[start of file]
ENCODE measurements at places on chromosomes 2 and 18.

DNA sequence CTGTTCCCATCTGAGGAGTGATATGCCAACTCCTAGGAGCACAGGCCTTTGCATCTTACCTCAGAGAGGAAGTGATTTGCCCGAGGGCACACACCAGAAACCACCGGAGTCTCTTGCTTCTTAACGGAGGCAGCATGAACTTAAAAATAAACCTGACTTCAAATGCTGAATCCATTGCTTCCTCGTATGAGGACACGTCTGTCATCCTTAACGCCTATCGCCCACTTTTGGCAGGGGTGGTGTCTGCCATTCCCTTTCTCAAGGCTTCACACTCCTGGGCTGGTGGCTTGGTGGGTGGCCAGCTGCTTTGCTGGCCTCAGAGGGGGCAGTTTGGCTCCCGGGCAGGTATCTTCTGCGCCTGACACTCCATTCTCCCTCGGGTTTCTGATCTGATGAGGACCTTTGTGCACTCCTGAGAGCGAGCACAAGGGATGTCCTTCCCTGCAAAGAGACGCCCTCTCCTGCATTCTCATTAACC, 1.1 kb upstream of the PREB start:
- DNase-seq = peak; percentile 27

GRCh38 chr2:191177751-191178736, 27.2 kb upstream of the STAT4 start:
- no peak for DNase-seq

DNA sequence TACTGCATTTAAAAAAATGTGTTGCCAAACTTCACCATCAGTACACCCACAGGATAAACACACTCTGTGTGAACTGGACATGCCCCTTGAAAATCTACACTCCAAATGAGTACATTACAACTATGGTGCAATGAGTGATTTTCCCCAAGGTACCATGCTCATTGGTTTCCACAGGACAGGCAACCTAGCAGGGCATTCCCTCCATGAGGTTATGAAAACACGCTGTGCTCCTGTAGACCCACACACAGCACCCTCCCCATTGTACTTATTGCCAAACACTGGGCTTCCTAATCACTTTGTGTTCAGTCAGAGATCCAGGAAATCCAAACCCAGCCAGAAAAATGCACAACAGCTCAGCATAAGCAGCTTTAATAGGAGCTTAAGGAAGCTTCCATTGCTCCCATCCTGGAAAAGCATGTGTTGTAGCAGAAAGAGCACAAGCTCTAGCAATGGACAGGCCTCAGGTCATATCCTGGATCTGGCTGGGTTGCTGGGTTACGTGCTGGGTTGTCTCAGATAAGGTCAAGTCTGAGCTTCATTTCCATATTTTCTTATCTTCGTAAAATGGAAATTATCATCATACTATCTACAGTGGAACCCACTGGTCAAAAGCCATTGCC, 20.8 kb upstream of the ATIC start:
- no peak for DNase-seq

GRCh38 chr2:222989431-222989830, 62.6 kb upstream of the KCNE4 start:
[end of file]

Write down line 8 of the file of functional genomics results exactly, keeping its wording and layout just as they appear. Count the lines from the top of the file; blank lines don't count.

GRCh38 chr2:222989431-222989830, 62.6 kb upstream of the KCNE4 start: